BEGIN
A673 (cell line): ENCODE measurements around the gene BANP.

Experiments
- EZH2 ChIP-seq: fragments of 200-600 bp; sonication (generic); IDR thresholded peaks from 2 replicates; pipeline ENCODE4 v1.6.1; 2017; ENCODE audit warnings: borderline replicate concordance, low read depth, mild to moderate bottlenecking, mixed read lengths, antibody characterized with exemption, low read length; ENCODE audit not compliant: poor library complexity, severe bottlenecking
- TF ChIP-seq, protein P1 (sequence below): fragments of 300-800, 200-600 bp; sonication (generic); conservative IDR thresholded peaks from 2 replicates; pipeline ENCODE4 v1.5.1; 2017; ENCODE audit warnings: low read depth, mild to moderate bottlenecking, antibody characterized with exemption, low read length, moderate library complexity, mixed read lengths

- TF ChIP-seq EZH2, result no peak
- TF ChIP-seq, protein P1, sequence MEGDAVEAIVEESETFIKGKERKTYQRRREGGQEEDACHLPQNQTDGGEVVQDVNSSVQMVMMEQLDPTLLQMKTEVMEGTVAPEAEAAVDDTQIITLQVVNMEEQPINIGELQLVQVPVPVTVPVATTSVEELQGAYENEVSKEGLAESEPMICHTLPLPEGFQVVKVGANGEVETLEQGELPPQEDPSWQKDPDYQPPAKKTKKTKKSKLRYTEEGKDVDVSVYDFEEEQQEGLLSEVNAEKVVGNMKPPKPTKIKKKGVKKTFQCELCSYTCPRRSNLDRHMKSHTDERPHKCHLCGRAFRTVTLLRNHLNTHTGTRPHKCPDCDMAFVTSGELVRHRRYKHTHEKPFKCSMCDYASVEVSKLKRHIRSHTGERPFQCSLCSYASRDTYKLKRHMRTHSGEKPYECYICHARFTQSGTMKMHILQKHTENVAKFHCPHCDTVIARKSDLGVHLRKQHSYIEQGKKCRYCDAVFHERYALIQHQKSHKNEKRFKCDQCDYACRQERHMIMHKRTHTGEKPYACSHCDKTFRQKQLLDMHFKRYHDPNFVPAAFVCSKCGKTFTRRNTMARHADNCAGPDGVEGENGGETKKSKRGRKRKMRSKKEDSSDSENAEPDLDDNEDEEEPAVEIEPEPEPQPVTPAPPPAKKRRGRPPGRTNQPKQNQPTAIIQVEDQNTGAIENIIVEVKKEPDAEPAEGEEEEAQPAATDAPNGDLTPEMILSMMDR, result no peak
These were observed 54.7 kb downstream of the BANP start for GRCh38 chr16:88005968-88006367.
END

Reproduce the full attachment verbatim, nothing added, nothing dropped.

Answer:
A673 (cell line): ENCODE measurements around the gene BANP.

Experiments
- EZH2 ChIP-seq: fragments of 200-600 bp; sonication (generic); IDR thresholded peaks from 2 replicates; pipeline ENCODE4 v1.6.1; 2017; ENCODE audit warnings: borderline replicate concordance, low read depth, mild to moderate bottlenecking, mixed read lengths, antibody characterized with exemption, low read length; ENCODE audit not compliant: poor library complexity, severe bottlenecking
- TF ChIP-seq, protein P1 (sequence below): fragments of 300-800, 200-600 bp; sonication (generic); conservative IDR thresholded peaks from 2 replicates; pipeline ENCODE4 v1.5.1; 2017; ENCODE audit warnings: low read depth, mild to moderate bottlenecking, antibody characterized with exemption, low read length, moderate library complexity, mixed read lengths

- TF ChIP-seq EZH2, result no peak
- TF ChIP-seq, protein P1, sequence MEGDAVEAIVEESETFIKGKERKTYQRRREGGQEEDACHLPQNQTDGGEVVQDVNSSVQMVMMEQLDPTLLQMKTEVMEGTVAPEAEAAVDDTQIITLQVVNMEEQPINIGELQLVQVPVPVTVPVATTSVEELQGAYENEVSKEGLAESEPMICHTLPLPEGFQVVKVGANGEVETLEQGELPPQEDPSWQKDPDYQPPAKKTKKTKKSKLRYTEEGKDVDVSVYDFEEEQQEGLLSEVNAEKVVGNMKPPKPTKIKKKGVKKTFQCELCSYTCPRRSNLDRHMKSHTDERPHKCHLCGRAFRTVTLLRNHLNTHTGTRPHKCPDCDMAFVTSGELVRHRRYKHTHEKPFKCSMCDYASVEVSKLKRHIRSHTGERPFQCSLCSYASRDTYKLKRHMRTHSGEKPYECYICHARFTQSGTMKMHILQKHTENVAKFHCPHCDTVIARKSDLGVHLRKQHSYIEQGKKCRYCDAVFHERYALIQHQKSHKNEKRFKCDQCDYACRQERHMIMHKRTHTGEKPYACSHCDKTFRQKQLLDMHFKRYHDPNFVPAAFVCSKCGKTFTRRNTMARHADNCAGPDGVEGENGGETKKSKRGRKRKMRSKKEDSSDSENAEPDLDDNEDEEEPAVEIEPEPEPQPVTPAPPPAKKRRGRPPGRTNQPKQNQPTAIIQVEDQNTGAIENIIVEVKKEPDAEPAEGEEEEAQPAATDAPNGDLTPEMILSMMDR, result no peak
These were observed 54.7 kb downstream of the BANP start for GRCh38 chr16:88005968-88006367.